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Day surgeries to resume in N.S. as province reports low COVID-19 case numbers
HALIFAX -- As the number of new COVID-19 cases remains low in Nova Scotia, day surgeries are set to resume in the province next week.
Premier Stephen McNeil announced Wednesday that the IWK Health Centre and Nova Scotia Health Authority will resume day surgeries and short-stay surgeries and clinics, starting Monday.
“This is a good start,” said McNeil during a news conference in Halifax.
“For those of you that had appointments booked, it is our collective hope that you will have them rescheduled in the very near future.”
McNeil said Health Minister Randy Delorey and his department will continue working with provincial health partners to gradually open up the health-care system.
Another death at Northwood
The province also announced Wednesday that another resident at Halifax’s Northwood long-term care facility has died from COVID-19.
Fifty-seven people have now died from the virus in Nova Scotia and 51 of those deaths have been at Northwood.
“On behalf of all Nova Scotians I want to offer my condolences to the family of the loved one who passed away at Northwood yesterday,” said McNeil.
Northwood -- the largest long-term care facility east of Montreal -- has seen the most significant outbreak of the virus in the province.
As of Wednesday, the facility was reporting a total of 341 confirmed cases of COVID-19 involving 244 residents and 97 staff members, though most have now recovered from the virus.
1 new case of COVID-19
Nova Scotia also reported one new case of COVID-19, bringing the total number of confirmed cases in the province to 1,045.
This is the second day in a row that Nova Scotia has announced one death and one new case of the virus.
Nova Scotia has seen a steady decline of new cases and a significant increase in recoveries since the beginning of the month, with the province reporting new cases in the single digits since May 5.
Chief Medical Officer of Health Dr. Robert Strang confirmed the latest case is linked to Northwood.
“For the first time, we are reporting no new cases outside of Northwood for two days in a row,” said Strang.
“That’s good news. We’re continuing our good progress, but we still need to continue to watch that epidemiology unfold over the coming days.”
The QEII Health Sciences Centre's microbiology lab completed 353 tests on Tuesday.
To date, Nova Scotia has 36,656 negative test results.
32 active cases in Nova Scotia
Of the 1,045 cases, 956 people have recovered from the virus and their cases are considered resolved.
This leaves 32 active cases in the province and 23 of those cases are linked to long-term care homes.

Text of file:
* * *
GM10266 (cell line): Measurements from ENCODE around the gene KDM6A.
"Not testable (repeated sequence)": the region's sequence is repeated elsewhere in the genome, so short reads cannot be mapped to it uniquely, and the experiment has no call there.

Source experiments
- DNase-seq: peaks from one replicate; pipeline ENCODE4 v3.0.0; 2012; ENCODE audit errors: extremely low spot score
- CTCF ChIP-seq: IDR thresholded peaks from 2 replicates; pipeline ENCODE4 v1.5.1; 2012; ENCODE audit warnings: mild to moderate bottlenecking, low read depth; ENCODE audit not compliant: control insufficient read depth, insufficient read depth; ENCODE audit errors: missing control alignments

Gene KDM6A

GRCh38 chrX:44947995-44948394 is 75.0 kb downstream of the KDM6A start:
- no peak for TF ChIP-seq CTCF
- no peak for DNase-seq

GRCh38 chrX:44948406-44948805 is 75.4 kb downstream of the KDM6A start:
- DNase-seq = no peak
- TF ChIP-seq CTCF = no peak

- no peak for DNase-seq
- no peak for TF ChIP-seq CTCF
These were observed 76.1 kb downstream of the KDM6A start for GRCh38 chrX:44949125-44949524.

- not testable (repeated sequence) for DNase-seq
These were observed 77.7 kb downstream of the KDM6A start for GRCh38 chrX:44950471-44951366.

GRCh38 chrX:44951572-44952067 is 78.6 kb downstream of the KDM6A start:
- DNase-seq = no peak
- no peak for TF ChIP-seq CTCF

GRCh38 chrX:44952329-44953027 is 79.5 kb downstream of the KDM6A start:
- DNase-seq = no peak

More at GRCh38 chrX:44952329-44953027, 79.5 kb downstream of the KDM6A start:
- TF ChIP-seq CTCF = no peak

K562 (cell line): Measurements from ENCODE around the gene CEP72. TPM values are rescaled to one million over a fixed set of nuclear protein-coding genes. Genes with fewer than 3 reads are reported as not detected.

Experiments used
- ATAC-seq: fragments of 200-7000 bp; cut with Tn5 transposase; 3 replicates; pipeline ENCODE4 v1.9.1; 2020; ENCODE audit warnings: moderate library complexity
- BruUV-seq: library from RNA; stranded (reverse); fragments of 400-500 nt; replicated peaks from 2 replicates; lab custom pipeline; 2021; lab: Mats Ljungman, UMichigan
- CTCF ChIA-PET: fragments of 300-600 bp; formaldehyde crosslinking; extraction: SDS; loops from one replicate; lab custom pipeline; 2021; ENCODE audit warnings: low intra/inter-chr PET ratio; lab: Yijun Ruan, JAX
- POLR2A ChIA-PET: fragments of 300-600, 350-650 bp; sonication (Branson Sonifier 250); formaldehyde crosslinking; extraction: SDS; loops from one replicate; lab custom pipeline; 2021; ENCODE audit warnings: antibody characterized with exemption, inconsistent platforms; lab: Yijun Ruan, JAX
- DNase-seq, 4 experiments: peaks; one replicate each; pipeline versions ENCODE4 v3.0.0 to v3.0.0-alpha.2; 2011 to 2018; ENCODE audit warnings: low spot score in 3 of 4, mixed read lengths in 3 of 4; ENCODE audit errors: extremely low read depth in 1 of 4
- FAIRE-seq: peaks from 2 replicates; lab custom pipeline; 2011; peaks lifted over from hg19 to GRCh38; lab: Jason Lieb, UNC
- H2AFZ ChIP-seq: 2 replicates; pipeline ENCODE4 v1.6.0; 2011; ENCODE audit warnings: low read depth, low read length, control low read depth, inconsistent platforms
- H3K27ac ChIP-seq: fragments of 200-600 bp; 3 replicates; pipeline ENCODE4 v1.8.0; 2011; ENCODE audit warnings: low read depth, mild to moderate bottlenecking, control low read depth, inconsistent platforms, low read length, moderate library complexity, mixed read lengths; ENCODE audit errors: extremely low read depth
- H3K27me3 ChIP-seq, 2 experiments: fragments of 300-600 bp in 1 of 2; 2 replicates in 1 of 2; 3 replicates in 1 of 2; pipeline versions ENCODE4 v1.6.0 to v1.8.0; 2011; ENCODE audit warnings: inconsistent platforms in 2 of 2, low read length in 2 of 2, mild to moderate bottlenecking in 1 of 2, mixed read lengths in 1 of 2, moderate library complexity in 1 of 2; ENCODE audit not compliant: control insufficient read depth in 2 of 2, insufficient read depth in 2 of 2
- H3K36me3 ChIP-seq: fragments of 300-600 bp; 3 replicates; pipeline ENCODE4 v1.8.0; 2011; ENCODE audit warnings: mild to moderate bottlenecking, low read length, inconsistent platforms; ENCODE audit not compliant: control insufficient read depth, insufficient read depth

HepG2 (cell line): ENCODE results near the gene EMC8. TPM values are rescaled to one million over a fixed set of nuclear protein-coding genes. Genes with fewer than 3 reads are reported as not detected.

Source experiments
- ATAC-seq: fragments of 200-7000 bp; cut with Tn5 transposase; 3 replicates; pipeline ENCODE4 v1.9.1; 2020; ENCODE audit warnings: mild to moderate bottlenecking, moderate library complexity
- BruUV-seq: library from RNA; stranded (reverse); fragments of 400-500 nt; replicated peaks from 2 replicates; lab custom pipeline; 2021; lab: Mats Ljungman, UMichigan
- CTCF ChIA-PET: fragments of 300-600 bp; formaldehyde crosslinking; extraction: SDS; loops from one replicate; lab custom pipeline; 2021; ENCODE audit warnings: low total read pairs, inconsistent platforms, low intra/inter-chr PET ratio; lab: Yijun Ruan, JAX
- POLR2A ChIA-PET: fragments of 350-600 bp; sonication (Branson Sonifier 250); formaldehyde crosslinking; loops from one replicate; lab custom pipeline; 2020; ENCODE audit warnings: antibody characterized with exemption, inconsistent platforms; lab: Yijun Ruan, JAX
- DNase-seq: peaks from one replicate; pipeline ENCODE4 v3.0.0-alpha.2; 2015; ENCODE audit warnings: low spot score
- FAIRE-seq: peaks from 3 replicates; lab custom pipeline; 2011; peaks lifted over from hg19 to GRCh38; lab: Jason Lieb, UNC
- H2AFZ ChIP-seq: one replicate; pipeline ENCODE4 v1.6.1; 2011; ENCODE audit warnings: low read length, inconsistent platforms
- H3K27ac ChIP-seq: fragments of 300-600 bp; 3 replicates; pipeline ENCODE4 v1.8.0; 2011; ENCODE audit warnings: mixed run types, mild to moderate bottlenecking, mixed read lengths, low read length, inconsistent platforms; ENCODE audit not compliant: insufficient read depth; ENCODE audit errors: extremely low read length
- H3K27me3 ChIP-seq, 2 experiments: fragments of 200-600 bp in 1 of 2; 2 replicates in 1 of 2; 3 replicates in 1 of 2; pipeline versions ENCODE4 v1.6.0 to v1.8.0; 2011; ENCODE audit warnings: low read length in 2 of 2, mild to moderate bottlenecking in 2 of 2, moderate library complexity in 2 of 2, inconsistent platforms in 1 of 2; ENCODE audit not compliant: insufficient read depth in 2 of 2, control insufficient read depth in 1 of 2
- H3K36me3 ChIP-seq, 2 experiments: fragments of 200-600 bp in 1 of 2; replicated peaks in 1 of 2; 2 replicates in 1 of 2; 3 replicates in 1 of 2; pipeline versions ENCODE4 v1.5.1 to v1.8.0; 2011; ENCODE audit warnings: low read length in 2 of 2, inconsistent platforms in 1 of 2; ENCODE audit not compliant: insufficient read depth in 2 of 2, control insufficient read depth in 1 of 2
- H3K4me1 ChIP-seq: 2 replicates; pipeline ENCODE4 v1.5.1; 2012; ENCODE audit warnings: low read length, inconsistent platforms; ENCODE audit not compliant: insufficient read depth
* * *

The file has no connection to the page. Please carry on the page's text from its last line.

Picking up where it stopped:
Northwood currently has 19 residents and three staff members with active cases of COVID-19.
One other facility has one resident with an active case of the virus.
This leaves nine active cases outside of long-term care homes.
There are eight people in hospital and four of those patients are in intensive care units.
What we know about the confirmed cases
The confirmed cases range in age from under 10 to over 90.
Sixty-two per cent of cases are female and 38 per cent are male.
The latest case was confirmed in the Nova Scotia Health Authority’s central zone, which has seen the largest number of COVID-19 cases.
The western, northern and eastern zones are seeing no additional cases at this time.
- Western zone: 54 cases
- Central zone: 896 cases
- Northern zone: 44 cases
- Eastern zone: 51 cases
Nova Scotia’s ‘new normal’
Strang provided some insight Wednesday as to what Nova Scotia’s “new normal” will look like over the next few months.
He said it’s important to note that, while the first wave of COVID-19 is coming to an end, the pandemic isn’t over, and Nova Scotians will need to continue practising some of the measures that prevent the spread of the virus.
“I know people are really anxious and would love things to get back to what they were prior to COVID-19, but until we have high levels of immunity in the population, we have to stay vigilant in fighting this virus,” he said.
“We have to find a new way and adapt to this new normal, which really, we need to think about how we live with COVID-19.”
Strang said residents should continue to practise good hygiene, especially hand-washing, as well as proper cough and sneeze etiquette.
He also said Nova Scotians may need to continue practise physical-distancing on some level, such as avoiding gathering in large groups and keeping distance from others when in public, and may also need to limit non-essential travel.
“These measures will need to be in place for the months ahead as we enter into recovery, but it is part of how we live with COVID,” said Strang.
“We need to continue to make choices that limit the opportunity for the virus to spread. That is part of our new normal.”
Strang said wearing a non-medical face mask may also become part of the daily routine.
He noted there has lots of debate around masks, but said the evidence has evolved and now shows that face masks can reduce the spread of the virus, when worn properly.
He said some stores and businesses may require customers and clients to wear face masks, moving forward.
Symptoms and self-isolation
Anyone who tests positive for COVID-19 is required to self-isolate at home, away from the public, for 14 days.
Anyone who travels outside Nova Scotia must also self-isolate for two weeks.
Nova Scotians who experience two or more of the following symptoms should take an online questionnaire to determine if they should call 811 for further assessment:
- New or worsening cough
- Sore throat
- Runny nose
The provincial state of emergency has been extended to May 31, though the province has eased a number of restrictions in recent weeks.